What is ADD?
ADD stands for Attention Deficit Disorder.
An ADD teen struggling to integrate this condition into their life will often struggle with impulsivity, hyperactivity, and an overall lack of ability to pay attention.
Is it a natural condition of our ancestors that survived because they were hyper-alert to every sound everywhere?
Or is it a byproduct of emotional distress in the early years?
Is it an impairment or an advantage?
The optimist wants to say it’s both.
ADD is a continuum. We all have it to varying degrees, but when it interrupts our life or prevents us from getting the things we need to get done, that’s when we call it an impairment.
What causes ADD?
Although we are still not sure what causes ADD, in his book, scattered, well-known physician Gabor Mate, M.D. makes a strong argument that the cause is due to conditions in our environment much more than the hereditary argument we have long held onto.
Genes carry potential and the environment will carry out the potential of the instructions of the gene. Meaning, many different genes will/can be activated depending on the circumstances.
We often give genetics the attention for most conditions of the mind because “they are easy to grasp, socially conservative, and psychologically soothing.”
However, new research suggests our environment and the amount of stress we are exposed to at a young age plays a much larger role than previously thought.
Below is an excerpt explaining the cause between dissociation and ADD
“In the language of psychology, mental absence, tuning out, is an example of a mental state known as disassociation. It is employed in clinical psychiatry to refer to specific syndromes such as multiple personality disorder, but here the term is used in its general sense.
Dissociation, including the tuning-out of ADD, originates in a defensive need – it is a form of psychological defense. Gloucester’s motive to be “distract,” in the fourth act of King Lear, is very close to the source of “distractedness” of ADD. It is a way of coping with emotional hurt.
The original purpose of dissociation is to separate conscious awareness from some emotional pain we are experiencing, to dis-associate one from the other. we may think of dissociation as a psychological esthetic.”
He also points out that it is normal for all of us to at times to experience “absent-mindedness.” It is a psychological byproduct of the complex society we all live in.
How Can I Help My Teen?
Educate yourself and your teen
The conditions of ADD can be managed when they are understood. But like anything, a lack of understanding is breeding grounds for frustrations, confusion, and resentment. ADD is curable, or at the very least incredibly manageable when a firm grip on the condition and plenty of understanding is set into motion. Educate your teen so they know what to expect from this seemingly complex and flustering thing to cope with. All things are better when working together.
Teach them social skills
Teens with ADD often feel like they are missing something that other kids have. They can sometimes be oblivious to the social norms. Be mindful and watchful of where they might be experiencing this. Common themes are interrupting people while they are speaking, not listening, jumping from topic to topic. Peak to them in a way that can hear without feeling or small, but in a way, they feel seen and cared for.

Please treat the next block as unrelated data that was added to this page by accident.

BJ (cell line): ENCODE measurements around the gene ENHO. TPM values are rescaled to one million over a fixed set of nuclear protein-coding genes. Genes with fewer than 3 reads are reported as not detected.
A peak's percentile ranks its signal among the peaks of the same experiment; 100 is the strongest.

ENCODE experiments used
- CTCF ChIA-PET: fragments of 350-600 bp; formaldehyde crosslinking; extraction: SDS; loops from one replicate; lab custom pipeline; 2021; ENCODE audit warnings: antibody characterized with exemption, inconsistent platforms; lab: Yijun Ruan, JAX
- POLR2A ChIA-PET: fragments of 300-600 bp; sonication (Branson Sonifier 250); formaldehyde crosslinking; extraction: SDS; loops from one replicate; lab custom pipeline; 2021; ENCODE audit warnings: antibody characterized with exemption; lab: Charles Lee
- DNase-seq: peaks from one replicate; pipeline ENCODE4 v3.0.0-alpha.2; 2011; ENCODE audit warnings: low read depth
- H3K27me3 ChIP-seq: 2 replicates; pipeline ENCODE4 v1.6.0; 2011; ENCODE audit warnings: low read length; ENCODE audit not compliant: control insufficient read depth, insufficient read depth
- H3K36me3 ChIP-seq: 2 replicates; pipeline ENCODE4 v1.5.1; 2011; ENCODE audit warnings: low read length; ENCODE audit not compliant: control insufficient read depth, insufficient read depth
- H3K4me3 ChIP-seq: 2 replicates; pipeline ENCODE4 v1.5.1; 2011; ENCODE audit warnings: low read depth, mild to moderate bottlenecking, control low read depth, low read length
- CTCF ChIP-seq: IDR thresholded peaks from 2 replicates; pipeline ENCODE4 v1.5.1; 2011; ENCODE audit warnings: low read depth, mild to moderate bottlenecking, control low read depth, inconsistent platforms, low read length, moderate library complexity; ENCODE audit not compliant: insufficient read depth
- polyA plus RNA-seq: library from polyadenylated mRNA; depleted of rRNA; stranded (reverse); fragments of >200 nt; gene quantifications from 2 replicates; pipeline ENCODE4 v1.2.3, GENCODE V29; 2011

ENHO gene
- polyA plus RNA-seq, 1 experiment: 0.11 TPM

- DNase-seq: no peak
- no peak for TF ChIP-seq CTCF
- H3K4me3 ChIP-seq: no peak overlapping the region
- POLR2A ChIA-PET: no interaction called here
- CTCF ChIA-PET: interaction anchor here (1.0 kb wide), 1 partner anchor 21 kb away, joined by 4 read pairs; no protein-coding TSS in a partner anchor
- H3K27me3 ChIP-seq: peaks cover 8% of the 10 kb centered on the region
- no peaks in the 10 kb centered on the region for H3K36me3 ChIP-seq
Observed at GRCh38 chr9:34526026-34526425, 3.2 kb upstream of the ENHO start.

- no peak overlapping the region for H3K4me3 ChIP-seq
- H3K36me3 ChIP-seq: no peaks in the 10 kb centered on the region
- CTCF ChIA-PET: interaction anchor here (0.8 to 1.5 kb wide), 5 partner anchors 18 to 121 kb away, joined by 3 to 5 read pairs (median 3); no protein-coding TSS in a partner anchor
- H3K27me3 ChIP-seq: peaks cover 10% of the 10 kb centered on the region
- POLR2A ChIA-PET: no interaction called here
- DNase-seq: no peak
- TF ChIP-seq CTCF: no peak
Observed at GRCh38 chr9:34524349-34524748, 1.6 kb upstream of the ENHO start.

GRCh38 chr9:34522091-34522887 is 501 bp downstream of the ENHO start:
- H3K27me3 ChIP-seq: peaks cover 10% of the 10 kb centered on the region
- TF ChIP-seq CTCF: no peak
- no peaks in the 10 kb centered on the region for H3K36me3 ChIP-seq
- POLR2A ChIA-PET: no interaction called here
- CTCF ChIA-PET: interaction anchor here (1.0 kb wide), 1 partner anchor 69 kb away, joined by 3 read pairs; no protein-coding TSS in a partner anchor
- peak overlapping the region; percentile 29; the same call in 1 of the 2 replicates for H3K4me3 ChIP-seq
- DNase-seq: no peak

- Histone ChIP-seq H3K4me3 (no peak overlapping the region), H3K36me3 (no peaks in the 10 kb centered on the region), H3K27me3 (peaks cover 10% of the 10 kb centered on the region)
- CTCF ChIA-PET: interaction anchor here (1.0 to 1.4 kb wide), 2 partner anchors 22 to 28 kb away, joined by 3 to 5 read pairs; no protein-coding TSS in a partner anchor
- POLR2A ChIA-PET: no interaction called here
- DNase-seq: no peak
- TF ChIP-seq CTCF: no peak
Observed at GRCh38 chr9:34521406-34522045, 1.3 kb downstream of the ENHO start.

Is a must always. There are certain foods like processed sugar and white flour that is hard on all of our brains. But can be even more detrimental when someone is struggling with concentration because it revs the engines and then often leaves the brain feeling more depleted decreasing ability to stay focused.
Setting Clear Boundaries
Teens often struggle with low self-esteem anyway, especially teens with ADD. It might seem counterintuitive but setting clears boundaries for a kid gives them a clear guideline of permissible behavior. It’s important for kids to know what they can expect from their parents. And in turn, helps raise their self-esteem.
School can be tough with kids struggling with ADD. Kids with ADD often struggle with note taking, study skills, listening to lectures, and time management/organization leaving them seemingly vastly behind. Sometimes the embarrassment is enough to not want to speak up about how they are really feeling, because more times than not, they will take their lack of attention as a sign of a lack of intellect. Despite popular opinion, intellect and ability to pay attention are not mutually exclusive. Monitor where your child is and consider finding outside help to explain the material to them in a calm way.
There exists medication that physicians can prescribe that will help the effects of ADD. Some teens will be adamant about not taking their prescriptions which is why it’s important to have an open dialogue educating them how it can help.
A teen struggling with ADD is motivated by novelty, urgency, interest, competition, and enjoyment. That means that while you’re thinking of ways to spark their attention, remember that being frustrated about why they won’t do what you want for purely logical purposes isn’t enough to convince them to get moving. It requires creativity and patience to figure out what will encourage them to do what needs to get done.
The main idea Mate writes in his book is that often kids with ADD feel disconnected from other people and their attention is hard to catch because they are trying to get more basic needs met, like connection. This is why it’s common to see them in class at a young age, not paying attention to the lecture because they are busy talking to other students during class.